3. I would say that my biggest strength is my attitude to work, and to personal development. In whatever I do in life, I always give my 100%. And I never cease to study new things, and to try to find ways of doing my work more efficiently. If I should judge by my former working experience, I’d say this attitude really gives me an edge in the workplace. It isn’t always obvious in the beginning, but as time progresses I typically stand out from my colleagues. Having said that, it is a double-edged sword. Aiming for perfection, I am sometimes too hard on myself, and it happened to me twice that I ended up completely overworked. Last time it happened, I eventually had to leave my job. As you can see, I am still trying to find the right balance while working, and the job with you is my next opportunity to do so.
  4. Experience is my greatest strength. I’ve worked in the FP&A for the last fifteen years. And that’s a long time… Challenges in the workplace, deadlines, conflicts? I’ve experienced it all. And since there’s no better school than personal experience, I believe to be readier for these challenges than other job applicants are. Which is my greatest strength, at least in my view. But everything comes with a price. Sometimes I am overconfident in my abilities, and do not want to hear another opinion. I know this is a major weakness, and I need to be more receptive to the feedback from my colleagues, both superiors and subordinates. Because everyone can make a mistake, regardless of how many years they’ve been working in the field. I hope to improve on this, and keep reminding myself to be more receptive to the feedback I get at work.
  5. It may sound like a strange choice, but I would pick emotional intelligence. In my opinion, in a typical FP&A department you have many great analysts, people with amazing attention to detail, people who rarely make any mistakes. What typically absents, however, is someone receptive to the needs and feelings of other people, someone who helps to bond the entire team together, and someone who can solve the conflicts. Maybe they aren’t the best analyst in the team, but they help other analysts to feel good at work and to deliver their best. With my emotional intelligence, I can become such a member of any team. And yes, you guess correctly, I can improve on my financial analysis skills, and I am actively working on them. Because while I consider myself a good analyst I am far from a great one. But I don’t cease learning and trying to eventually become one…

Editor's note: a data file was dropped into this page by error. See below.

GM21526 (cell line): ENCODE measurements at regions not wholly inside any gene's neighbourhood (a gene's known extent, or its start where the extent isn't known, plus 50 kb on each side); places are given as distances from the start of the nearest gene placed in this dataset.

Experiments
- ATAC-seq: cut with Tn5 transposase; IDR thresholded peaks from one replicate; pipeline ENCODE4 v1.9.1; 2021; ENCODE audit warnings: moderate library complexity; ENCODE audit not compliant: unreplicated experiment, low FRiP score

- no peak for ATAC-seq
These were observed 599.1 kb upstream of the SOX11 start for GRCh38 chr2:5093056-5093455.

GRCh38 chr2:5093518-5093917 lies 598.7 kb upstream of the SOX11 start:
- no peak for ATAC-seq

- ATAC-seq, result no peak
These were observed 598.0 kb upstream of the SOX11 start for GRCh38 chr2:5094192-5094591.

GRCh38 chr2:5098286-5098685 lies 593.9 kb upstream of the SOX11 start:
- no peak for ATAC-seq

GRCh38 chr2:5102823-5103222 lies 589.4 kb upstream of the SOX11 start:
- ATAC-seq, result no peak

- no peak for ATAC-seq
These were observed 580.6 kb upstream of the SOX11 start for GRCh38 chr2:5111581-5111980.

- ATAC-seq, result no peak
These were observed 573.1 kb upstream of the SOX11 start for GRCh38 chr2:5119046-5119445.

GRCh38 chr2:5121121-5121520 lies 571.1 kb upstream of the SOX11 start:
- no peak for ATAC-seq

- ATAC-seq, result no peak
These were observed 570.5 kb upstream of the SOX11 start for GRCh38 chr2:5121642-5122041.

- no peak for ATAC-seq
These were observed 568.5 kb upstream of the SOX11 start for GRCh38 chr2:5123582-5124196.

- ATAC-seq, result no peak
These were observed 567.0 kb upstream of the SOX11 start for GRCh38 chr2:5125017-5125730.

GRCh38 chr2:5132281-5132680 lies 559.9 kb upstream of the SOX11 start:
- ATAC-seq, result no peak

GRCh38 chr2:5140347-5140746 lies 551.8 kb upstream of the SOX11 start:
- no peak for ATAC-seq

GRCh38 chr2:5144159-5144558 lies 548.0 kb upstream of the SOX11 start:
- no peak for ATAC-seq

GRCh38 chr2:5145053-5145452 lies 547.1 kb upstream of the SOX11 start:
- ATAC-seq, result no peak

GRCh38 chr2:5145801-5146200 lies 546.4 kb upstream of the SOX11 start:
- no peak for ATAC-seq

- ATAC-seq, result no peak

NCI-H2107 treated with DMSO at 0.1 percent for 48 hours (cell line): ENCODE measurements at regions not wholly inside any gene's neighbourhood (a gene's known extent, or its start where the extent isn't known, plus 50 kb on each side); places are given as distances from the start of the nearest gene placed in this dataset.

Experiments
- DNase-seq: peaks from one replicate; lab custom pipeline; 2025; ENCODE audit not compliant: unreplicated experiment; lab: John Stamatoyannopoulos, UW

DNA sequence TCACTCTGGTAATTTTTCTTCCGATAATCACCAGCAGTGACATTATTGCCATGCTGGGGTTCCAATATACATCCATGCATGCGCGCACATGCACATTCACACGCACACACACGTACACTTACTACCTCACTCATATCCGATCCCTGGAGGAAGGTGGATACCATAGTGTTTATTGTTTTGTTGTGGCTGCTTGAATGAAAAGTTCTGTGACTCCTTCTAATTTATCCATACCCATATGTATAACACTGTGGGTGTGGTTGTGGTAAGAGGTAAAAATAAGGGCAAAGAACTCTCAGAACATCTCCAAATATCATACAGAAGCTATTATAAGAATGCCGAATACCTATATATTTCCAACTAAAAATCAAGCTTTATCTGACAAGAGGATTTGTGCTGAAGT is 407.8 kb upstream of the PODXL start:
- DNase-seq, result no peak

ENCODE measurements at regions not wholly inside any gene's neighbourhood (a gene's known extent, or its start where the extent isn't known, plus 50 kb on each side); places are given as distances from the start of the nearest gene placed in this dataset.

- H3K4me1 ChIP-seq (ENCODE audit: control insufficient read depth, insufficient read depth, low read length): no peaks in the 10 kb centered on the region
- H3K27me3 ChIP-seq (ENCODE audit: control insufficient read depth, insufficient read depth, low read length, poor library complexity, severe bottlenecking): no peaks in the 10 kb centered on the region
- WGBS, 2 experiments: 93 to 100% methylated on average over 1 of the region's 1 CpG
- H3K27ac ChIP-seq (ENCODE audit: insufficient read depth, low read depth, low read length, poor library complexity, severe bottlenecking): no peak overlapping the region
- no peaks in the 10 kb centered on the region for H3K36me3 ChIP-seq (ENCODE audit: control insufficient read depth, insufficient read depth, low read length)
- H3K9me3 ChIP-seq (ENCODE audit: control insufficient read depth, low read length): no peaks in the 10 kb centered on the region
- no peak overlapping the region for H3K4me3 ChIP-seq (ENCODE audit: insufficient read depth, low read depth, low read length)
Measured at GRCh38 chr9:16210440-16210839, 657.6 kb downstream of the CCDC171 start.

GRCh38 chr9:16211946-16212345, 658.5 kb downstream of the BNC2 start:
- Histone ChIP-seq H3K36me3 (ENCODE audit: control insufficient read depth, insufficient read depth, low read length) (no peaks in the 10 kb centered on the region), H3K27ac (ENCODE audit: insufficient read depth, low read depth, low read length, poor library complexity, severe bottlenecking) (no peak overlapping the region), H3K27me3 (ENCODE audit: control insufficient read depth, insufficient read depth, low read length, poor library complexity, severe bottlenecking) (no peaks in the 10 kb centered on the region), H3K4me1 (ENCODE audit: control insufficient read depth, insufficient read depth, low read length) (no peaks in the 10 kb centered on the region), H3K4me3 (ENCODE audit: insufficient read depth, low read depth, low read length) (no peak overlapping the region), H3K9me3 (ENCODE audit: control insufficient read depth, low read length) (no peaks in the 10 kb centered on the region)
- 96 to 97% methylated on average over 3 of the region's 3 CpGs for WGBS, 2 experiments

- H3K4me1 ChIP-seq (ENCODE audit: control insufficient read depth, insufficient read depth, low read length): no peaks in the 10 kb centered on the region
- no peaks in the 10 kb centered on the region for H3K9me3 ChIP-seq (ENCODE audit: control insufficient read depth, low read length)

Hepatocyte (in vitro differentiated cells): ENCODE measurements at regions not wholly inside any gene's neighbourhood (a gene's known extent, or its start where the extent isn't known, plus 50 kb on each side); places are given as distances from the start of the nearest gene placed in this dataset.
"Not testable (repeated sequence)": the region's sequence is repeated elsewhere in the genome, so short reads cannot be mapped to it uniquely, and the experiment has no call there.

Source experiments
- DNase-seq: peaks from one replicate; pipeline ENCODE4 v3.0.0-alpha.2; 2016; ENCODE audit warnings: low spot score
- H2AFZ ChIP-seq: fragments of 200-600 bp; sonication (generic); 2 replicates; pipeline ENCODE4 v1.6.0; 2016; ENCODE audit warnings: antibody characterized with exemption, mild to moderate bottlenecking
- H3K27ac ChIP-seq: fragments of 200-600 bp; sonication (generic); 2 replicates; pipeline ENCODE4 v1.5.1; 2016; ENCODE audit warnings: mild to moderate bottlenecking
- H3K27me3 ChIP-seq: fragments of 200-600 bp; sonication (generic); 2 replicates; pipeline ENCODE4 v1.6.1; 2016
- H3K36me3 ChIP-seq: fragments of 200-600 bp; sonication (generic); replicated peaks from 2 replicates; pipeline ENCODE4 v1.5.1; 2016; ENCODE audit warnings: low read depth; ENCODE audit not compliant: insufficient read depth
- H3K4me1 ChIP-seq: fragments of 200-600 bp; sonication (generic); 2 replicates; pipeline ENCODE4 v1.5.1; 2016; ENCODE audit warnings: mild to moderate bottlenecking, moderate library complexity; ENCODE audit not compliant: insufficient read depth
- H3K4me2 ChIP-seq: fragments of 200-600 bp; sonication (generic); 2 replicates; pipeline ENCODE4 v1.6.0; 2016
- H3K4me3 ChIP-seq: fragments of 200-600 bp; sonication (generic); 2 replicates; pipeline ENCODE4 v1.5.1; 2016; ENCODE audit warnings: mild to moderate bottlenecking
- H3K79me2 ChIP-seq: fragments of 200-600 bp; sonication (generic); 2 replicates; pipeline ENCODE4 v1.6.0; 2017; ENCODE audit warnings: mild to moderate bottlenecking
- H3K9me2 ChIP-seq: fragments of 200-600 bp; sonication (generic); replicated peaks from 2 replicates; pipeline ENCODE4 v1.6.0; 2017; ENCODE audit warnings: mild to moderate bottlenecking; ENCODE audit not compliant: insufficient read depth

* Special Tip: This isn’t the most difficult question you will face while interviewing for any decent Financial Analyst job. You will face questions about prioritization, dealing with pressure, solving problems, and other tricky scenarios that happen in the workplace, in any FP&A department. If you want to make sure that you stand out with your answers and outclass your competitors, have a look at our Interview Success Package. Up to 10 premium answers to 50 tricky scenario based questions (+ more) will make your life much easier in the interviews. Thank you for checking it out!

Your attitude matters more than anything else

Perfect employees do not exist, and they do not expect to hire such people either. Hiring managers are looking for ambitious analysts who aren’t afraid to admit having some weakness, and are ready to work on it–especially if it matters for the job. And that’s the attitude you should try to show in the interviews.

Regardless of the strengths and weaknesses you pick (and I believe you can find a lot of inspiration on my list), you should show a strong desire to continue working on your skills, in order to become the best financial analyst you can be. I hope you will manage it, and wish you best of luck in your interview!


Check also answers to other tough questions for financial analysts:

Matthew Chulaw